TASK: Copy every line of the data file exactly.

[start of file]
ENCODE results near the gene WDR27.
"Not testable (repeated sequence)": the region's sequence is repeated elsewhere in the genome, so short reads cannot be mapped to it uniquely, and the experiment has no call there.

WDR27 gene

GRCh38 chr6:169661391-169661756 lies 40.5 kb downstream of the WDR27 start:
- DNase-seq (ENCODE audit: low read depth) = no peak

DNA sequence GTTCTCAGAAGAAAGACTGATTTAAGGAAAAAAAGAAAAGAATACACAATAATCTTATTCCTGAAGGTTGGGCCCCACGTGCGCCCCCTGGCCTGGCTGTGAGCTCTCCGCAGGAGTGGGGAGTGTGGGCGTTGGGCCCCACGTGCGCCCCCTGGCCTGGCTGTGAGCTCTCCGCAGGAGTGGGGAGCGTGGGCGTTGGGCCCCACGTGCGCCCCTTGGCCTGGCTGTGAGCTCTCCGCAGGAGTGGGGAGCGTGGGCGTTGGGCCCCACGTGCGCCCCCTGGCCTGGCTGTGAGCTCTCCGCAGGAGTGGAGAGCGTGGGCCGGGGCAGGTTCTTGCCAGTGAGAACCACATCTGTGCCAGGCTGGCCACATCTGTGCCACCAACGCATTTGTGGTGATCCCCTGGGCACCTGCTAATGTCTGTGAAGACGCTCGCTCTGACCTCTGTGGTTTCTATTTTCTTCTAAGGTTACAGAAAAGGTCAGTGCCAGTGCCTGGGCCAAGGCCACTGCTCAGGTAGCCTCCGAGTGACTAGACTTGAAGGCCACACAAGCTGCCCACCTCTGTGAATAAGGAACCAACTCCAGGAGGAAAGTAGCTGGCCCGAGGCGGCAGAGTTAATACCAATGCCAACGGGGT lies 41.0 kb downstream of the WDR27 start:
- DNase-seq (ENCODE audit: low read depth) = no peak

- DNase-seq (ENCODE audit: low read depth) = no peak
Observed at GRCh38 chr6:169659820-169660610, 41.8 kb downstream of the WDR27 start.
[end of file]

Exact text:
ENCODE results near the gene WDR27.
"Not testable (repeated sequence)": the region's sequence is repeated elsewhere in the genome, so short reads cannot be mapped to it uniquely, and the experiment has no call there.

WDR27 gene

GRCh38 chr6:169661391-169661756 lies 40.5 kb downstream of the WDR27 start:
- DNase-seq (ENCODE audit: low read depth) = no peak

DNA sequence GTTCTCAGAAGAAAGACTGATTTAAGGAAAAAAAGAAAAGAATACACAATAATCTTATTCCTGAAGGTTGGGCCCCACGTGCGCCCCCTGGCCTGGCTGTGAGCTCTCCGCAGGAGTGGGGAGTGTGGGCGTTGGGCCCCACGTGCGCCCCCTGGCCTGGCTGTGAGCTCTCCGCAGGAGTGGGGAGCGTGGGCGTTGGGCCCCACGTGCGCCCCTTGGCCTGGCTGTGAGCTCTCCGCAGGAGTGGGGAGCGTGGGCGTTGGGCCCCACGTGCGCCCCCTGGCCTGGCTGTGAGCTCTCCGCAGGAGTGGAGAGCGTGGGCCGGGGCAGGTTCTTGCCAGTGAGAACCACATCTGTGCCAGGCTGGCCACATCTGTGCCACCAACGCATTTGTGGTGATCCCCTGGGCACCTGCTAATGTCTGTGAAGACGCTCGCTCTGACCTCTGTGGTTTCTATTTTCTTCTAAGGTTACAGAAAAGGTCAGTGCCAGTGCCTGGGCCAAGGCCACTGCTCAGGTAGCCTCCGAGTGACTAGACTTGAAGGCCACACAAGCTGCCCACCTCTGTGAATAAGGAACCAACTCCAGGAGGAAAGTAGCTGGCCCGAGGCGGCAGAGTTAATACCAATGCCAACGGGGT lies 41.0 kb downstream of the WDR27 start:
- DNase-seq (ENCODE audit: low read depth) = no peak

- DNase-seq (ENCODE audit: low read depth) = no peak
Observed at GRCh38 chr6:169659820-169660610, 41.8 kb downstream of the WDR27 start.